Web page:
Keir Starmer has made a big deal, publicly, of creating a “broad church” within the Labour Party. But privately, many members of the Parliamentary Labour Party feel it is anything but. The sacking of Rebecca Long-Bailey, his rival in the recent leadership election, and shadow education secretary, will do nothing to convince the left of the party that Starmer sees them as anything but a hindrance that he would rather see forced out, at worst, and sidelined at best.
Long-Bailey’s crime was sharing an interview with the actress Maxine Peake; the working-class left-wing activist spent many hours campaigning for Labour during both the 2017 and 2019 elections. In a wide-ranging discussion, Peake calls for the dismantling of capitalism, decries the privileging of capital over human lives during the pandemic, and — this is Starmer’s issue — links the death of George Floyd to the fact that Israeli intelligence is involved in the training of some US police forces. That, Starmer argued in the press release announcing Long-Bailey’s swift and unceremonious sacking, was an “antisemitic conspiracy theory.”
In a 2016 report, Amnesty International USA expressed concern that “Baltimore police received training on crowd control, use of force and surveillance [from] Israel’s national police, military and intelligence services.”
Baltimore law enforcement officials, along with hundreds of others from Florida, New Jersey, Pennsylvania, California, Arizona, Connecticut, New York, Massachusetts, North Carolina, Georgia, Washington state as well as the DC Capitol police have all traveled to Israel for training. Thousands of others have received training from Israeli officials here in the U.S.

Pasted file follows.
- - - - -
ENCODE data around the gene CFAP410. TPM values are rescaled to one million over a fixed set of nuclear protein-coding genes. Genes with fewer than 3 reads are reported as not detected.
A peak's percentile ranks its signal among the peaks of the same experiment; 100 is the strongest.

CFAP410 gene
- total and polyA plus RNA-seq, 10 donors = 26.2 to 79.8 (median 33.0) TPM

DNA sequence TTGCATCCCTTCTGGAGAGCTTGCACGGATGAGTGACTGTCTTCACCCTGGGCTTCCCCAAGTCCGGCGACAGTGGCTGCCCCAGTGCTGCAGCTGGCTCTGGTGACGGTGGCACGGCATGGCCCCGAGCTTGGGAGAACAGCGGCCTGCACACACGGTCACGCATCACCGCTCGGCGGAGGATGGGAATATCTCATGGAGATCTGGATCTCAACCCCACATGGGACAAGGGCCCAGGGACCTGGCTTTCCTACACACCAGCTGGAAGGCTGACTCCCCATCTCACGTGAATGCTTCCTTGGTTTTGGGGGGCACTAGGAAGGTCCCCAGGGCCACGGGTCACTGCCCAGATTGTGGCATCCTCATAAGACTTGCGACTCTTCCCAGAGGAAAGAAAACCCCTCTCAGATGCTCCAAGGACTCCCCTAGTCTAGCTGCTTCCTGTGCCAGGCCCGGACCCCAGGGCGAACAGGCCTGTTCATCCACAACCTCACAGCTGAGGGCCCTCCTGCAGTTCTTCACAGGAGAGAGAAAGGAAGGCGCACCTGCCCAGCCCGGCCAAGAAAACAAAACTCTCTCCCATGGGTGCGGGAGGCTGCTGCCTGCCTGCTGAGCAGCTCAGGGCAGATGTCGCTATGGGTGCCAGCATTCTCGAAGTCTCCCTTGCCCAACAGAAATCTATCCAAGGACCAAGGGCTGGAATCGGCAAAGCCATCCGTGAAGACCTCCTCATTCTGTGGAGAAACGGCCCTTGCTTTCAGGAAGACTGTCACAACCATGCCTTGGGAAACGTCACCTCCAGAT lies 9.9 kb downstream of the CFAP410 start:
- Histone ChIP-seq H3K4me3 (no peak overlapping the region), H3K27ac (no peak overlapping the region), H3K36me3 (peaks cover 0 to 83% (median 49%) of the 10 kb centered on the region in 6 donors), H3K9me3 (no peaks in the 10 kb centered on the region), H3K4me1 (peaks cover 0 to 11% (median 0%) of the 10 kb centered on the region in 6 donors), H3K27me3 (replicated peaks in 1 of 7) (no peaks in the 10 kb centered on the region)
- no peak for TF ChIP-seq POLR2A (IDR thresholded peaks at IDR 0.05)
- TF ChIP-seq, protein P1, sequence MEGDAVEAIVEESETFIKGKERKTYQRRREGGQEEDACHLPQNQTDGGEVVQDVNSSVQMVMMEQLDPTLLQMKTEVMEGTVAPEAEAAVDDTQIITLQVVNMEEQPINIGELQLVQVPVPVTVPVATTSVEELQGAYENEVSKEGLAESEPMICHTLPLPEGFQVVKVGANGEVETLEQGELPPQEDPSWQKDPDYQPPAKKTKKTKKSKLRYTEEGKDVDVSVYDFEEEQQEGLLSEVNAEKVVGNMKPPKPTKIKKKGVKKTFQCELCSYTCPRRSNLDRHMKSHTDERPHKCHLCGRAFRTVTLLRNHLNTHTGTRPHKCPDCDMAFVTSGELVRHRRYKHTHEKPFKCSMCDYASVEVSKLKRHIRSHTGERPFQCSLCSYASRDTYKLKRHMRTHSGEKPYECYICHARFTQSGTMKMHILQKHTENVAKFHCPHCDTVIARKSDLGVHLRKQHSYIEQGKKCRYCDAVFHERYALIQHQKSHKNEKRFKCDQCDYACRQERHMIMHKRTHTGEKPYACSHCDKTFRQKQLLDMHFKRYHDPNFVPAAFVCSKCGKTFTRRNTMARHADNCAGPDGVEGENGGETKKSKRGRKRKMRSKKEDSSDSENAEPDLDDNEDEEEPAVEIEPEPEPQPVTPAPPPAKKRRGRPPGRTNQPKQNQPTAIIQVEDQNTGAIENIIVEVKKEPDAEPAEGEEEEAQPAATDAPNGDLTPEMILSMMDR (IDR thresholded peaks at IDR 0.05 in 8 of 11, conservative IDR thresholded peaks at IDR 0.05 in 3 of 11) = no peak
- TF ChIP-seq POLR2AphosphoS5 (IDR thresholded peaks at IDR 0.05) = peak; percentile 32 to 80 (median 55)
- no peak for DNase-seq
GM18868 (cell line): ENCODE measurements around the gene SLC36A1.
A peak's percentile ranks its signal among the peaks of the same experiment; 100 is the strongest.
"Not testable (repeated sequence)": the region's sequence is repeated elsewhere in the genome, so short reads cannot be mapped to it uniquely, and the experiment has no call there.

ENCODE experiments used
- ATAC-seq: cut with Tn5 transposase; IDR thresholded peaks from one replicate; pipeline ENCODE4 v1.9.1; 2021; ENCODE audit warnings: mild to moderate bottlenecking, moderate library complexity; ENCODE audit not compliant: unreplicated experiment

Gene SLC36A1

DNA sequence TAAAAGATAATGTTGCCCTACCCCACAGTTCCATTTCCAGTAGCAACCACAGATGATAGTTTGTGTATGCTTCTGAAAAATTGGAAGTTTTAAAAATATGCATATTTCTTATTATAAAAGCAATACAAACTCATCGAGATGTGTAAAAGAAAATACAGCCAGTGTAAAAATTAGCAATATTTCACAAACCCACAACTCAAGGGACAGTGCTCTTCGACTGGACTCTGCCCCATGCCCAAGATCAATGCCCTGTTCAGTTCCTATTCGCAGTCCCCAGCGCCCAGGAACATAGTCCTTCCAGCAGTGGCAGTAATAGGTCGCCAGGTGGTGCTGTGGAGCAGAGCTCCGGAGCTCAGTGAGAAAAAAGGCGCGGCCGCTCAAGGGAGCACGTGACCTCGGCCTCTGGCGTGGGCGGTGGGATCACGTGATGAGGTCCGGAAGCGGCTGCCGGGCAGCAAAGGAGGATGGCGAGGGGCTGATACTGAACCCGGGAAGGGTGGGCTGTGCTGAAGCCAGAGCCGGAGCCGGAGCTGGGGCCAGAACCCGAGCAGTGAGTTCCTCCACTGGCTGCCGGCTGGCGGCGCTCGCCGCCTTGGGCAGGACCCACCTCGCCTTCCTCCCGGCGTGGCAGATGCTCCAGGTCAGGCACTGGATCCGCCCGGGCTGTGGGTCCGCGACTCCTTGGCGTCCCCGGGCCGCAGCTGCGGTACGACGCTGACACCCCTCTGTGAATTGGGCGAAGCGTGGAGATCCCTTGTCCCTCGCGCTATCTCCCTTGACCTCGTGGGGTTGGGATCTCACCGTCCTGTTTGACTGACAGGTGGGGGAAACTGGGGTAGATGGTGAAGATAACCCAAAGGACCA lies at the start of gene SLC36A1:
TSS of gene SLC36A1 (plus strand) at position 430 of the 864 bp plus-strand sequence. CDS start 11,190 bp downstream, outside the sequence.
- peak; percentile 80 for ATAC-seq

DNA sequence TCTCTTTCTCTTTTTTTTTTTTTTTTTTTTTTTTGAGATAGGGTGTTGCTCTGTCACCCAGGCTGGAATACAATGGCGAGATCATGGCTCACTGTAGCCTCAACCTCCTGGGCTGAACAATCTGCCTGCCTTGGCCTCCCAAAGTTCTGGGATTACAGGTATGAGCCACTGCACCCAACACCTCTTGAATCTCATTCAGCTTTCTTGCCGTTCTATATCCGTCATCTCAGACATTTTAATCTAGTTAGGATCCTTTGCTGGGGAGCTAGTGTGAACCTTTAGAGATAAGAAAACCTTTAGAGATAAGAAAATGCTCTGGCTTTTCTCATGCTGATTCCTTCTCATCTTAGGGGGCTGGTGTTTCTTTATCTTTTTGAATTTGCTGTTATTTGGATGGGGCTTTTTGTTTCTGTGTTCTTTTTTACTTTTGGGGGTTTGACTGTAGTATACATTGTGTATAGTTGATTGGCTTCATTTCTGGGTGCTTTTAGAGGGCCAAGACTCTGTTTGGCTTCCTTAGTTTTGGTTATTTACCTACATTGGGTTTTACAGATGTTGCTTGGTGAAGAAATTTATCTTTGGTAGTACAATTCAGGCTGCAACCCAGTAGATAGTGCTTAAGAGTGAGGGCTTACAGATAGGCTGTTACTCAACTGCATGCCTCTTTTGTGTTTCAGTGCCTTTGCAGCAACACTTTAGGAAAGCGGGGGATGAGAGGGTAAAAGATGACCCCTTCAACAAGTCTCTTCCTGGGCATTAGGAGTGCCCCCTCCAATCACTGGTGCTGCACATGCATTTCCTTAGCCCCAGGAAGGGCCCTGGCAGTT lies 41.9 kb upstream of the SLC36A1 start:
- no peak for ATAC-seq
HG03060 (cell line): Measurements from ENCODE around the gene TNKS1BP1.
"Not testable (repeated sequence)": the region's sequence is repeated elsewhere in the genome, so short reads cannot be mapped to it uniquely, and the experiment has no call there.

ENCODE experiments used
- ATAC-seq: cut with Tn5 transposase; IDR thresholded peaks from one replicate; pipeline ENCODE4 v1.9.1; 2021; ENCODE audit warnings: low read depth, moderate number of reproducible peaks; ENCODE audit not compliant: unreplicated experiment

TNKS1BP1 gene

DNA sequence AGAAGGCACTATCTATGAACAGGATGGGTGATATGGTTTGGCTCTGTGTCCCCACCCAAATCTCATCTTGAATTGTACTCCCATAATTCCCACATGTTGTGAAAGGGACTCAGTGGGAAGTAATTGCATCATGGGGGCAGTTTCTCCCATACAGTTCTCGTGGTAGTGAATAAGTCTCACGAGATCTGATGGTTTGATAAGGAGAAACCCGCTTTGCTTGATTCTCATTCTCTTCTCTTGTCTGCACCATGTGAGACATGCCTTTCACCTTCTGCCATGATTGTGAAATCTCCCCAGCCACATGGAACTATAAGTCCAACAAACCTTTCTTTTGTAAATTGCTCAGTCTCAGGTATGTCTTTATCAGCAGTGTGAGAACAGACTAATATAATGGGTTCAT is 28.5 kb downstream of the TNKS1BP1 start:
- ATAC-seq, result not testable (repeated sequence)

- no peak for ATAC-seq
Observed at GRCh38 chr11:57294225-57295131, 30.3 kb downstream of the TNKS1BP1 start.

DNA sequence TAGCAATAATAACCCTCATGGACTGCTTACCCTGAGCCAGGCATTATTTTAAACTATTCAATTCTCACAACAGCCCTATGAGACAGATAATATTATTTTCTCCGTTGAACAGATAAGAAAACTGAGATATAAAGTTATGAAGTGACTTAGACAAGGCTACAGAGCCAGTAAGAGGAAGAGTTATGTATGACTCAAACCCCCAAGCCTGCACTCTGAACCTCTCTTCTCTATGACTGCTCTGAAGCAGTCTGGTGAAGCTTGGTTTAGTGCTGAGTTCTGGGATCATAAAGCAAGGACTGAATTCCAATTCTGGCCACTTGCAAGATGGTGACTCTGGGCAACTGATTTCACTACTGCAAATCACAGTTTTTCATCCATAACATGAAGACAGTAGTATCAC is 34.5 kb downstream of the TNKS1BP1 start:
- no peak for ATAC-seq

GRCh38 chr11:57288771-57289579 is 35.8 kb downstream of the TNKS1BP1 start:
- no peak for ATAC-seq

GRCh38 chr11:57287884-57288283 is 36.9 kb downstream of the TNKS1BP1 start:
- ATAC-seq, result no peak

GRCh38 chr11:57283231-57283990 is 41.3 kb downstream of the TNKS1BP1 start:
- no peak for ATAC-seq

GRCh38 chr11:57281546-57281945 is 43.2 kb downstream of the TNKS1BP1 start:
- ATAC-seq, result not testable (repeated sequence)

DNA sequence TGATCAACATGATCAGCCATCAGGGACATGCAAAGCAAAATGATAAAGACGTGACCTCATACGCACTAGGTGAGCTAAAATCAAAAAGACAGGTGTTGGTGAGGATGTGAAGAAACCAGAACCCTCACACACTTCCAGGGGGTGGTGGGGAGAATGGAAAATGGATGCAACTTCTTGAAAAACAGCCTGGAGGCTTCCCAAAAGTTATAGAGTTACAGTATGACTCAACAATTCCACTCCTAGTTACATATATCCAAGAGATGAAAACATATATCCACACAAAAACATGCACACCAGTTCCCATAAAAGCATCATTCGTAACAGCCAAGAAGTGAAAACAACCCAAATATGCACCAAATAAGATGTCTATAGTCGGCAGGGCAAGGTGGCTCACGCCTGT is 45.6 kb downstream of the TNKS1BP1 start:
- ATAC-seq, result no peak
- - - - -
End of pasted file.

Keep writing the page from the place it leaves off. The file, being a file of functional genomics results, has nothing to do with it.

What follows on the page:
Amnesty pointed out that the use of force by US police departments often mirrors techniques used by Israeli forces: “Many of the abuses documented, parallel violations by Israeli military, security and police officials.” This is clearly what Peake was referring to, and is a fact, not a conspiracy theory. Rather than simply express his personal disagreement on the issue, Starmer was happy to instrumentalize antisemitism as an excuse to get rid of Long-Bailey.
Long-Bailey had already been sidelined by Starmer and the right of the party. Although education is one of the central issues affected by the coronavirus, she has been given little support or amplification. Starmer’s team briefed right-wing journalists that Long-Bailey was seen as “too close” to teaching unions, which “gave ammunition” to the Conservatives, they claimed. Labour should be close to unions, and should be focused on teachers’ concerns. Representing workers shouldn’t be seen as a crime, and a trumped-up antisemitism charge is too serious an accusation to be used as an excuse when the purpose is to sack someone from the left of the party, and replace them with someone from the right.
When allegations surfaced that black and Asian MPs, members, and campaigners had been victimized by staff from the right of the party, very little was done to address widespread concerns about institutional racism. For some perspective: Rachel Reeves, one of the most right-wing Labour MPs, lobbied for and praised the construction of a statue of Nancy Astor, a virulently racist, antisemitic, and anti-Catholic MP who praised Hitler. This attracted no comment or criticism from Starmer, even after the statue was recently defaced with graffiti calling Astor a Nazi.
Starmer shows little seriousness in his approach to various forms of racism. He’s more concerned with winning back right-wing voters, briefing right-wing journalists, hand-wringing about excessive closeness to unions, and sacking left-wing MPs at the first opportunity. The problem is that in trying to win over right wingers, he risks completely alienating the many young left wingers who joined the party. And at the next election the party will find very few campaigners to knock on doors.